Why Our Kids Need Healthy School Food During the COVID-19 Pandemic
Updated: Feb 3, 2021
Guest article from Dr. Rosana Salvaterra, Medical Officer of health, Peterborough Public Health (an article in the Peterborough Examiner was also published):
With September around the corner, schools are gearing up to reopen after COVID-19 shut downs. This pandemic has taught us not only about physical health, but also the importance of healthy eating, mental health, social connection, and learning for our kids. So, what is one ingredient needed for all of these, and overall student well-being? Healthy school food.
Nourished kids learn and behave better. Drinking water and eating a variety of nutrient-rich vegetables, fruit, whole grains, and protein foods support a healthy immune system. To top it off, growing evidence shows connections between healthy eating and positive mental health, and eating together helps us feel more connected (even when we are two metres apart).
Yes, we are still in a pandemic. But we can prioritize healthy school food in ways that lower the risk of virus transmission, and support overall student health and wellbeing. School food programs are “thinking outside of the box” to provide food to all students, and teach healthy habits that can last a lifetime. Here are some ideas as programs reopen:
Relying on packaged foods is not necessary and may pose long term environmental and nutritional concerns. Packaged foods may be a convenient option as programs resume, but moving forward, we need to focus on sustainable and affordable solutions. Student meals can be wrapped in food grade paper and then recycled. Food can also be distributed in bins and containers, provided that they are cleaned and sanitized before and after each use.
School food programs can serve minimally processed foods that are simple to prepare. For example, local cherry tomatoes, snap peas, and apples simply need to be washed under cold running water, and can be served with whole grain pitas or bagels, and cheese.
Even when volunteers are not permitted in schools, they may still be able to do simple food preparation in inspected kitchens in other community settings. For example, volunteers washing and preparing local produce can help with the “farm to table” connection, modelling importance of locally grown food.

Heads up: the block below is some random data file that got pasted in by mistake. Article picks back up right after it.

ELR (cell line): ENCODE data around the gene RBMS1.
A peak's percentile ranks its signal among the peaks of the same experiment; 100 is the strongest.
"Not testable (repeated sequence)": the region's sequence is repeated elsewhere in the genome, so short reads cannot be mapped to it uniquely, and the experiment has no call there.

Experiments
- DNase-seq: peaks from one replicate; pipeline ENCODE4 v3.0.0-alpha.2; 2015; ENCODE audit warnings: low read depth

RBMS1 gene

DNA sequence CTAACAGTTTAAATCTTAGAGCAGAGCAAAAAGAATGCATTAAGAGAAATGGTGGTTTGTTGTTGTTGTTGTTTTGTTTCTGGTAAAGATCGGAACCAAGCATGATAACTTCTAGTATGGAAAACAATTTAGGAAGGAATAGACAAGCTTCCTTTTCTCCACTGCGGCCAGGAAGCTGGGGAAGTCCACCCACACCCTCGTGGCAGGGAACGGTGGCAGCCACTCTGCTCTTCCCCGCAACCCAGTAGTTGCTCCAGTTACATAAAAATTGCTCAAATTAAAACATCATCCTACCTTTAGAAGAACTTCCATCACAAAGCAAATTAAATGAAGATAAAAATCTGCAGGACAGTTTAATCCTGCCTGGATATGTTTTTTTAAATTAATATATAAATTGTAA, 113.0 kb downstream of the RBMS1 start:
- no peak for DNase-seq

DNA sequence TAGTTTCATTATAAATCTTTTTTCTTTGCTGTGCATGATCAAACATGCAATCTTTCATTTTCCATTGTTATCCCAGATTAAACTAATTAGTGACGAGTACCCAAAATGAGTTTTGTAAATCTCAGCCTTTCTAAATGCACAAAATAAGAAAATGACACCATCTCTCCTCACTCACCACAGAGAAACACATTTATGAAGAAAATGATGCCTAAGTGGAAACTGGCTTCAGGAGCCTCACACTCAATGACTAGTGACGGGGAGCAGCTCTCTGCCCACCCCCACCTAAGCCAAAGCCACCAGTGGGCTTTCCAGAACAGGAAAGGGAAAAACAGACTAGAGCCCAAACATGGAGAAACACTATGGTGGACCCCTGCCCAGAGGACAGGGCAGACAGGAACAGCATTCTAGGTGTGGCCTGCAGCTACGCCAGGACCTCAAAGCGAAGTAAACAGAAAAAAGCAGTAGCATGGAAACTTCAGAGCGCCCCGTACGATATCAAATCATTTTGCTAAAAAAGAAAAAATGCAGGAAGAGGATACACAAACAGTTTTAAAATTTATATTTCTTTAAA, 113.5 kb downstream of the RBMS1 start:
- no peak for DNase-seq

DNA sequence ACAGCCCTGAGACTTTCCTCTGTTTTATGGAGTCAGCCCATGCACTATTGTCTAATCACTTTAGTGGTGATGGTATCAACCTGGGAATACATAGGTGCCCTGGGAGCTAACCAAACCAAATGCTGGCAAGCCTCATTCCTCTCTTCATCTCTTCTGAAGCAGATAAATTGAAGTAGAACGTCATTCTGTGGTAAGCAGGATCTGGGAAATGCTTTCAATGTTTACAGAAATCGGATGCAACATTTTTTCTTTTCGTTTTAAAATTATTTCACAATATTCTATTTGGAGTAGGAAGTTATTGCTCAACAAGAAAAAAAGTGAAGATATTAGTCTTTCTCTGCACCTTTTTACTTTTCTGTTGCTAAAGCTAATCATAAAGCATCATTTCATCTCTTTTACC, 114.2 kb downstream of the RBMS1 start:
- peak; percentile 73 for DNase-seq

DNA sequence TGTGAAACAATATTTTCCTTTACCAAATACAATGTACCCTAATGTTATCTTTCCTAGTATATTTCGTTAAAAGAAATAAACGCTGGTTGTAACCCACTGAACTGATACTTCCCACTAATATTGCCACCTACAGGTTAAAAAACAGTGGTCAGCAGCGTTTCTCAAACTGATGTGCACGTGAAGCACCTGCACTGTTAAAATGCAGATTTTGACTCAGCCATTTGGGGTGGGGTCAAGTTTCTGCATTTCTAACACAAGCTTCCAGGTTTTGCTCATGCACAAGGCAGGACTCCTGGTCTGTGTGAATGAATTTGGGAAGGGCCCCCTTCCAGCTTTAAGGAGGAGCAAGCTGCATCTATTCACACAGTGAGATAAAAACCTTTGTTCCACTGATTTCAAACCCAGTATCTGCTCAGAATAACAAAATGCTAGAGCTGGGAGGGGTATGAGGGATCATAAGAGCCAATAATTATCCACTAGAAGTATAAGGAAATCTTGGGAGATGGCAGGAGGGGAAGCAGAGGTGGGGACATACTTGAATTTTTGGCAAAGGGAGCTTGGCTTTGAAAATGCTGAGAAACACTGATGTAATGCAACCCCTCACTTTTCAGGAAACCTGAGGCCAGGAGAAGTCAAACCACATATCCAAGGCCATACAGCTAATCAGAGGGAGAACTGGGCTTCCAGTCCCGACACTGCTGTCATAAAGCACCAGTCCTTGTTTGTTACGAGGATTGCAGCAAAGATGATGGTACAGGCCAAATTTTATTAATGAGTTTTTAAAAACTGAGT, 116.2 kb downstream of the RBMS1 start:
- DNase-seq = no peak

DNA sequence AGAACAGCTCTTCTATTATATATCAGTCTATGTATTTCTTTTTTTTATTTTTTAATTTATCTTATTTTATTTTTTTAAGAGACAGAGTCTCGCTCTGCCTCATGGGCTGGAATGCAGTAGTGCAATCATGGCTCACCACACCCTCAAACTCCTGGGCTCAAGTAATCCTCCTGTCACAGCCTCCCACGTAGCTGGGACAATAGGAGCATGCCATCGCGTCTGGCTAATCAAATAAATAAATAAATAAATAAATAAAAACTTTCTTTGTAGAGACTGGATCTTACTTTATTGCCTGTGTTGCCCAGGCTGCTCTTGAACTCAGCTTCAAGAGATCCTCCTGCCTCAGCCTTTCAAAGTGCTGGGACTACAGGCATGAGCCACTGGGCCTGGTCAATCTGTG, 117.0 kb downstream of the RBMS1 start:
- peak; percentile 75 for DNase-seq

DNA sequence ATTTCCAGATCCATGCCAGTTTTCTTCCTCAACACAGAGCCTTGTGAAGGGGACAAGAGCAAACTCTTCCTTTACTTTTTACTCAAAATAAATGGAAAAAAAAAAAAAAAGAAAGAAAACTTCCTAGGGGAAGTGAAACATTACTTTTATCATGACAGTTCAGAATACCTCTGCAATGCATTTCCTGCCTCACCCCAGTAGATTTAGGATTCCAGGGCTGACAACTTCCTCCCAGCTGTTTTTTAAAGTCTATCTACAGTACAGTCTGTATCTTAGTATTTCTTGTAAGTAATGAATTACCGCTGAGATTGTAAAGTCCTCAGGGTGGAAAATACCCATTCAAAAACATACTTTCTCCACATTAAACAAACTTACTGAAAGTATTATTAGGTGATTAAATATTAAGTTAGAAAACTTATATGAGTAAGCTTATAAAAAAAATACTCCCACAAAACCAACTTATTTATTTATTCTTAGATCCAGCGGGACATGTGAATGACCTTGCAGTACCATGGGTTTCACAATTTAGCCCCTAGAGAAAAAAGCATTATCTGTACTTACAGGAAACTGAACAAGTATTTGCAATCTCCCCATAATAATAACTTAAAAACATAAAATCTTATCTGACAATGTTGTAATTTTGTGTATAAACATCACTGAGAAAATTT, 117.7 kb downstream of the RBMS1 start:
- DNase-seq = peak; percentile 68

We can think beyond breakfast and consider options such as minestrone and other tasty, nutritious vegetable-bean soups which are cooked, and pose little food safety risk. These foods can be heated to suitable internal temperatures and any leftovers cooled quickly and refrigerated.
If there are restrictions on students helping with food preparation this year, schools can consider other ways to promote food literacy and involve families, such as cooking challenges at home, or planting vegetable seeds to grow and eat at home.
Food handling and safety training can help reduce the risk of foodborne illness for everyone. When preparing, serving, and eating food, normal food safety procedures such as supply and storage, washing produce with water, cleaning and sanitizing of utensils and food contact surfaces are all important. When considering COVID-19, food served or provided via bins may also pose fewer risks than buffets, or options involving shared utensils. Physical distancing of volunteers, staff, and students is also important. Hand hygiene before and after eating or handling food greatly reduces the risk of foodborne illness and COVID-19 transmission.
Outdoor learning and growing local food are also important when teaching students about food literacy and healthy school food. Not only is there a lower risk of virus transmission in the great outdoors, but nature and gardening can teach valuable lessons about social studies, physical education, geography, language, science and mathematics. Not to mention, there are mental health benefits linked to gardening and time outdoors.
This fall, we can work together to support overall health and well-being of our kids. COVID-19 has shown that school food programs are an essential service and children and their families need school food programs. Let’s make healthy school food a key ingredient.
Rosana (Pellizzari) Salvaterra, MD, CCFP, MSC, FRCPC, Medical Officer of Health & Board of Health, Peterborough Public Health
Coalition for Healthy School Food. The Research.
Government of Canada (2019), Canada’s Food Guide.
Government of Canada (2020). COVID-19 guidance for schools Kindergarten to Grade 12.
Queen’s Printer for Ontario (2020). Guide to Re-opening Ontario’s Schools.
For more information about Dr. Salvaterra, her bio is available here: